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Will mega marijuana deal get approval in New York?




Will mega marijuana deal get approval in New York?

ALBANY — The planned merger of two of the nation’s largest cannabis companies is being closely watched by industry insiders in New York who are wondering just how state regulators are going to handle an acquisition that, on its face, seems to violate state law.

MedMen Enterprises and PharmaCann announced the $682 million deal to stockholders last week, noting that the acquisition would create the nation’s largest cannabis company with licenses to operate 79 facilities across a dozen states, including two cultivation facilities and eight medical marijuana dispensaries in New York.

The only catch?

New York Public Health Law, which allows marijuana for medical use only, prohibits a registered marijuana organization from owning and operating more than four dispensaries in the state. The provision was designed to prevent market domination, even as some argue it limits access for patients who must travel to far-flung destinations to get their medicine.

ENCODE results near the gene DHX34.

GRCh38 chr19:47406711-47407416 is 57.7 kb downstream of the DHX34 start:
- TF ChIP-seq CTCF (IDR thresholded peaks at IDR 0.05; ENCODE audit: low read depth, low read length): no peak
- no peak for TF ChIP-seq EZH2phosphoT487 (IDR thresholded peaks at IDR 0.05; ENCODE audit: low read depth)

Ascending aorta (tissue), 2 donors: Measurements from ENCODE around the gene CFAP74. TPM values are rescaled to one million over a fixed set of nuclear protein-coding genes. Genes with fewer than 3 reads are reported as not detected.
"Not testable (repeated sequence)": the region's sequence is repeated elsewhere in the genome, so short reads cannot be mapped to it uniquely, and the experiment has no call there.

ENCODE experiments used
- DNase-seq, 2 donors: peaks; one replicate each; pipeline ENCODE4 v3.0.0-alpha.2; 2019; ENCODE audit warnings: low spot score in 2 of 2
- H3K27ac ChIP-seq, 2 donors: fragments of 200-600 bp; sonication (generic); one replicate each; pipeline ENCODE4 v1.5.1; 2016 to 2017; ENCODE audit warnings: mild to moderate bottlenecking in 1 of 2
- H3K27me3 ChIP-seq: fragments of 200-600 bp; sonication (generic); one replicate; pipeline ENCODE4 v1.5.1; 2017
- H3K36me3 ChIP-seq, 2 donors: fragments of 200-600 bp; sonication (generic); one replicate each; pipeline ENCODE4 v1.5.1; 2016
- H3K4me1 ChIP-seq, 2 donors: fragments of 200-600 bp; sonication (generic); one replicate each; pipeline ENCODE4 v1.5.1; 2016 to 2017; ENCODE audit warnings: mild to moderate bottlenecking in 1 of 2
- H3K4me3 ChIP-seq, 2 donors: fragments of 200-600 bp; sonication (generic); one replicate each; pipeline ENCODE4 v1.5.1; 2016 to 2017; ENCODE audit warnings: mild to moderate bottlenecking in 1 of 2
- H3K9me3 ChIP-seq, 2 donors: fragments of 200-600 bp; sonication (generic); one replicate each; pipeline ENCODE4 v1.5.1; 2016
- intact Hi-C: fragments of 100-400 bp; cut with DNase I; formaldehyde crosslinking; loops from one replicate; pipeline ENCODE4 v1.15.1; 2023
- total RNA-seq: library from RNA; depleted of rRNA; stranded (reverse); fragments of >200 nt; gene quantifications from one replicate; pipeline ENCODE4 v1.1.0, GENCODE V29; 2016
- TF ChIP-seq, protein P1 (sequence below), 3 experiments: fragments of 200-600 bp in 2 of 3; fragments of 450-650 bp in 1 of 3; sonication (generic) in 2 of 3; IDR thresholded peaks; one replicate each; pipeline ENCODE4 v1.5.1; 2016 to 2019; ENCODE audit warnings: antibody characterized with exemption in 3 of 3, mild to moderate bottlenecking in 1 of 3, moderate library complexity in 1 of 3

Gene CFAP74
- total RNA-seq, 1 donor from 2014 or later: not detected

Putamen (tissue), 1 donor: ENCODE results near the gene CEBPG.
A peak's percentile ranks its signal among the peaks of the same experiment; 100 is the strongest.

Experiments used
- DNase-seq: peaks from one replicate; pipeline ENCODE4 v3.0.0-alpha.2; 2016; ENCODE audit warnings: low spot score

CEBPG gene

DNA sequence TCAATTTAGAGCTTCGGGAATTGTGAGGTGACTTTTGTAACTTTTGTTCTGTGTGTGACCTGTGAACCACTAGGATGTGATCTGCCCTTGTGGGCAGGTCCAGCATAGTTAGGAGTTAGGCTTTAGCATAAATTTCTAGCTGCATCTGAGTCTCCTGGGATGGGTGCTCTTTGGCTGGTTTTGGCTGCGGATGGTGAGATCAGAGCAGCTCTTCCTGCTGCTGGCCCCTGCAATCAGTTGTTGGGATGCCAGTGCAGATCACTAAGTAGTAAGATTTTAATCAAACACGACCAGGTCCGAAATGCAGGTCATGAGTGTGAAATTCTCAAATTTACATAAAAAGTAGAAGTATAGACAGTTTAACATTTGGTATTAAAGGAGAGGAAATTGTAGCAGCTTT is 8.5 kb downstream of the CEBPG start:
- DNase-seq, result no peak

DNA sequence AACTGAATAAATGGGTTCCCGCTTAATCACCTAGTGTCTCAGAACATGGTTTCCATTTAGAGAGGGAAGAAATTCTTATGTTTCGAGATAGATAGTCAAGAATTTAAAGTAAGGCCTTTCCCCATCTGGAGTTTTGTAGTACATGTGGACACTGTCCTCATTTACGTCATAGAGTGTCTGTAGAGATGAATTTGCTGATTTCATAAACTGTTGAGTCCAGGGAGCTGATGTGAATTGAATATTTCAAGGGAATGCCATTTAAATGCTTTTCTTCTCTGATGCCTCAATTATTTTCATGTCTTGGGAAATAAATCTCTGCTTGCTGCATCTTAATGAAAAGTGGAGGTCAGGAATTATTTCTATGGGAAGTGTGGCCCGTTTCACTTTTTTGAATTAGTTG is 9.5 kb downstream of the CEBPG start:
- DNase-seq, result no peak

In response to that concern, the state last year doubled the number of medical marijuana organizations allowed to operate statewide from five to 10 — a move that also doubled the number of allowed dispensaries statewide from 20 to 40.

The four-dispensary-per-company limit remains, however.

MedMen, a Los Angeles-based company known for its high-end marijuana stores, would acquire the assets and licenses of Illinois-based PharmaCann in the stock deal, though it must gain regulatory approval from local and state authorities in each of the markets where those assets are held.

“We are in talks with the regulators in all of the jurisdictions impacted by this acquisition, including New York,” said MedMen spokesman Daniel Yi. “The first step in any acquisition is for the two parties to agree to the terms and enter into a binding contract. Then you go seek approvals from all the relevant regulators. We have begun that process now.”

New York’s Department of Health, which oversees the state’s still-nascent medical marijuana program, said Monday that any merger proposal submitted to the agency for approval must be in compliance with state law. There are also requirements regarding ownership changes, said department spokeswoman Jill Montag.

“Regulations prohibit a registered organization from changing the composition of its ownership without prior written approval of the Department of Health,” she said. “MedMen and PharmaCann do not have approval from the department to conduct this transaction, and at this time the department has insufficient information to determine if approval can be granted.”